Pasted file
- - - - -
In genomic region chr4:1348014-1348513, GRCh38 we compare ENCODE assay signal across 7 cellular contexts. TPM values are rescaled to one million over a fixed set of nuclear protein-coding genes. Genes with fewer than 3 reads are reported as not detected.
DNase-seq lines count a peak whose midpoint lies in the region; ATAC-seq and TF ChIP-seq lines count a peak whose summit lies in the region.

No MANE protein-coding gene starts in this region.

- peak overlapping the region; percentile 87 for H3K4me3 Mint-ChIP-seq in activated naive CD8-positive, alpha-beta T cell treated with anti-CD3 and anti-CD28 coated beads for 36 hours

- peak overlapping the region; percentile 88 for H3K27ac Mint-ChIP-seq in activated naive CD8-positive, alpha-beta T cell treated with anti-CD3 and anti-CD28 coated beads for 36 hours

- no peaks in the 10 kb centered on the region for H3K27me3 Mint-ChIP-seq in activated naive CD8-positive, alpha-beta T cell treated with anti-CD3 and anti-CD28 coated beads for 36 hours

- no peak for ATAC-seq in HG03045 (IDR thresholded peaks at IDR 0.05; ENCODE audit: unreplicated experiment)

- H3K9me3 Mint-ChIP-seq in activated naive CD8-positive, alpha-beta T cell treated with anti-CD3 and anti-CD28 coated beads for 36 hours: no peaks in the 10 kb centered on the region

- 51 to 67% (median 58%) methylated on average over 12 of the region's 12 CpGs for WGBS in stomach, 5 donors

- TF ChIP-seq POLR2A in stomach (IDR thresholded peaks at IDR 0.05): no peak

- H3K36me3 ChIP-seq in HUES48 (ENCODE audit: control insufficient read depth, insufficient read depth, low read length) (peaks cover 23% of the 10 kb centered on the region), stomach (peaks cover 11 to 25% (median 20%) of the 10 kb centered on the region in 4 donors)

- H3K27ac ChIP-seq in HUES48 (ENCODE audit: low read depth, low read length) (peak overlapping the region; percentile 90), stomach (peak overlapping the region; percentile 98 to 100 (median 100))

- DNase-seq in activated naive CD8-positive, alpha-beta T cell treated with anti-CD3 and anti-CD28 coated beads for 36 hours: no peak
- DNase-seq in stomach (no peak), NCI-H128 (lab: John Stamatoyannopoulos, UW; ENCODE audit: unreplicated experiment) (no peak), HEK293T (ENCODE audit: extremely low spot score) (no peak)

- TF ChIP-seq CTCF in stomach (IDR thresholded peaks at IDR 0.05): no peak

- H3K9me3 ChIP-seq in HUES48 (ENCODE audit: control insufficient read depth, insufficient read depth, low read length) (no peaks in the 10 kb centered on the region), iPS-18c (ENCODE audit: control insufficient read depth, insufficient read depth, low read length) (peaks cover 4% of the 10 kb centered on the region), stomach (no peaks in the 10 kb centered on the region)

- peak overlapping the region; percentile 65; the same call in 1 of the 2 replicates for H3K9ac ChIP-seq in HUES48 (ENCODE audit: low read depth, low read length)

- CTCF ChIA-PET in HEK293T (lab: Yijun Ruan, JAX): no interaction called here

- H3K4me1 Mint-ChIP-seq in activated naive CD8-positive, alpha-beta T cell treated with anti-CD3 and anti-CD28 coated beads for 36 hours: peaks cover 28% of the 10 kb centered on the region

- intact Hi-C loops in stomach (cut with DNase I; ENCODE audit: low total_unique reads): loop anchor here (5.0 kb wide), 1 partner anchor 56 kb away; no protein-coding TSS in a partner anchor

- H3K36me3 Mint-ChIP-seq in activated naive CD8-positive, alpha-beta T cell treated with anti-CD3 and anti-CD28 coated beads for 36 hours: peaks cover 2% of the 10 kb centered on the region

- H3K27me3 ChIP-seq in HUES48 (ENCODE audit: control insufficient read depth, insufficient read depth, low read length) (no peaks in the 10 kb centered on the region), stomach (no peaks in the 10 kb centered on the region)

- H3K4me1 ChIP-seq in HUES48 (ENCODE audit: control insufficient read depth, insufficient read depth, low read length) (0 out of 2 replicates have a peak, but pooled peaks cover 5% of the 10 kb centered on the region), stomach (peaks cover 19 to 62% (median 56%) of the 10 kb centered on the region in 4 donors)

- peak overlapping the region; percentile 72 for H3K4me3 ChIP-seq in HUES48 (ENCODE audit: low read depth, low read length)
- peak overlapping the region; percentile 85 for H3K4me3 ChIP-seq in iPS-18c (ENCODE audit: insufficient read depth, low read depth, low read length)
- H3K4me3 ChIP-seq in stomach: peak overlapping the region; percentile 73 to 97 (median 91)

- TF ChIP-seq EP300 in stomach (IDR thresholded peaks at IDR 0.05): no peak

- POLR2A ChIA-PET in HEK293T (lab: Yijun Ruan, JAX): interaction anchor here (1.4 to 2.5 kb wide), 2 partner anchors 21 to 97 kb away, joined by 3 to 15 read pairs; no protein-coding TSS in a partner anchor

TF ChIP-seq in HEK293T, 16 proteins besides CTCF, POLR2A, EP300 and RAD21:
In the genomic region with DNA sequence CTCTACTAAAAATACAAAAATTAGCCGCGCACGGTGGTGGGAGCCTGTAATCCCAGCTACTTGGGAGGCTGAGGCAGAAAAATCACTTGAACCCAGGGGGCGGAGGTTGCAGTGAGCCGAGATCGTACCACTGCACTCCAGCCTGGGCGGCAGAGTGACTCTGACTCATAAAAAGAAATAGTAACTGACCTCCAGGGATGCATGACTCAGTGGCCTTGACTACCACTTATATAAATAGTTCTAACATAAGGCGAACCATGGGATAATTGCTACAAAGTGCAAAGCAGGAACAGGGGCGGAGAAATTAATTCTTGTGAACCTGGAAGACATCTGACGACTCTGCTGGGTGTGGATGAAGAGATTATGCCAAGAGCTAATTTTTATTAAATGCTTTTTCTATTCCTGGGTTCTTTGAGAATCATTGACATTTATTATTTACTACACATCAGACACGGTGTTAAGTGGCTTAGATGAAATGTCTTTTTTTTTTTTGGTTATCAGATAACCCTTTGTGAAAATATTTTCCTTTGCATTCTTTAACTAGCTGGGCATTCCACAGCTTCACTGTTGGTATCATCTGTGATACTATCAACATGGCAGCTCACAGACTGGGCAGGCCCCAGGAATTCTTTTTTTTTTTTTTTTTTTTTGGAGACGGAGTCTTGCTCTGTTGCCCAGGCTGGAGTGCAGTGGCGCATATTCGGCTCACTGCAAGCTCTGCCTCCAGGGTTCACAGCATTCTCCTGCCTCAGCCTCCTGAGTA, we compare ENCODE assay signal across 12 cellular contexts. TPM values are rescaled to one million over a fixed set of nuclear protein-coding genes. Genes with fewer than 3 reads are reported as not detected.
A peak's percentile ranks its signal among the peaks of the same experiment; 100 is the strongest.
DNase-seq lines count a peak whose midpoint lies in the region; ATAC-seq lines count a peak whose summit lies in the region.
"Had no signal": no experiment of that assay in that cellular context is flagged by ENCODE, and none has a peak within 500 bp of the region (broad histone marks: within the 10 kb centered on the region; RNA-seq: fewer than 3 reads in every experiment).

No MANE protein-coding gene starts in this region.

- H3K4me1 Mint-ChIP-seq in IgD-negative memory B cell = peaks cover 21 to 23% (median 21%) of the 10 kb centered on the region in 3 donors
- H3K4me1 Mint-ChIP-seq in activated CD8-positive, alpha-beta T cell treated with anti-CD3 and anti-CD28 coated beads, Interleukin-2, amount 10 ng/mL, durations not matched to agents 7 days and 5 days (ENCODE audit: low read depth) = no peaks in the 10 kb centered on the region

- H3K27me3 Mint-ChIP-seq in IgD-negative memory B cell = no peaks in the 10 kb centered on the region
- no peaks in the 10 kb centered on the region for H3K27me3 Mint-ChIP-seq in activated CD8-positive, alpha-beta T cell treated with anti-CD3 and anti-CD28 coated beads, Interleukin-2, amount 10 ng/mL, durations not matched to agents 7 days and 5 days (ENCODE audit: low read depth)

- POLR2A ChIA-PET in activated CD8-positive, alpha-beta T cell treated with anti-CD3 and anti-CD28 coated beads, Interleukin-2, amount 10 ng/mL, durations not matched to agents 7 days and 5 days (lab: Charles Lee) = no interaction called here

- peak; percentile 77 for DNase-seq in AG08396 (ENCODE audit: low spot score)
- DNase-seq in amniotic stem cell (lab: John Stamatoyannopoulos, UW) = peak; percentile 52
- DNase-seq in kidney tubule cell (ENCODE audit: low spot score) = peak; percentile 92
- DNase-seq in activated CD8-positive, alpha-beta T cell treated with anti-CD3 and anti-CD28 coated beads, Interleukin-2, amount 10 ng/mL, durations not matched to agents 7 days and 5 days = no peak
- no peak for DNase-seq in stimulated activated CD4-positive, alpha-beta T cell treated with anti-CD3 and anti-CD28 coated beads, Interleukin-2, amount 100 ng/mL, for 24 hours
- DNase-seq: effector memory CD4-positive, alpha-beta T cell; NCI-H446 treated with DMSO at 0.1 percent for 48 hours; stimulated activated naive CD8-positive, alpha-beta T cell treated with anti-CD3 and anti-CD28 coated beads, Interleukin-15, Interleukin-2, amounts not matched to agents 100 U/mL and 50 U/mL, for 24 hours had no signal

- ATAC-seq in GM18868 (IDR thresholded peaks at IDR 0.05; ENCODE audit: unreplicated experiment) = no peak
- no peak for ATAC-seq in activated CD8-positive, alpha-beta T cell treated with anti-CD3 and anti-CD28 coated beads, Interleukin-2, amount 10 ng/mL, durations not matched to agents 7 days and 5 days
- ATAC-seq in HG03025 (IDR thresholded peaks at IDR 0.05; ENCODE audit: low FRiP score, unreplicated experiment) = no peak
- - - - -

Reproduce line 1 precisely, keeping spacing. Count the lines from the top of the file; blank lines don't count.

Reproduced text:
In genomic region chr4:1348014-1348513, GRCh38 we compare ENCODE assay signal across 7 cellular contexts. TPM values are rescaled to one million over a fixed set of nuclear protein-coding genes. Genes with fewer than 3 reads are reported as not detected.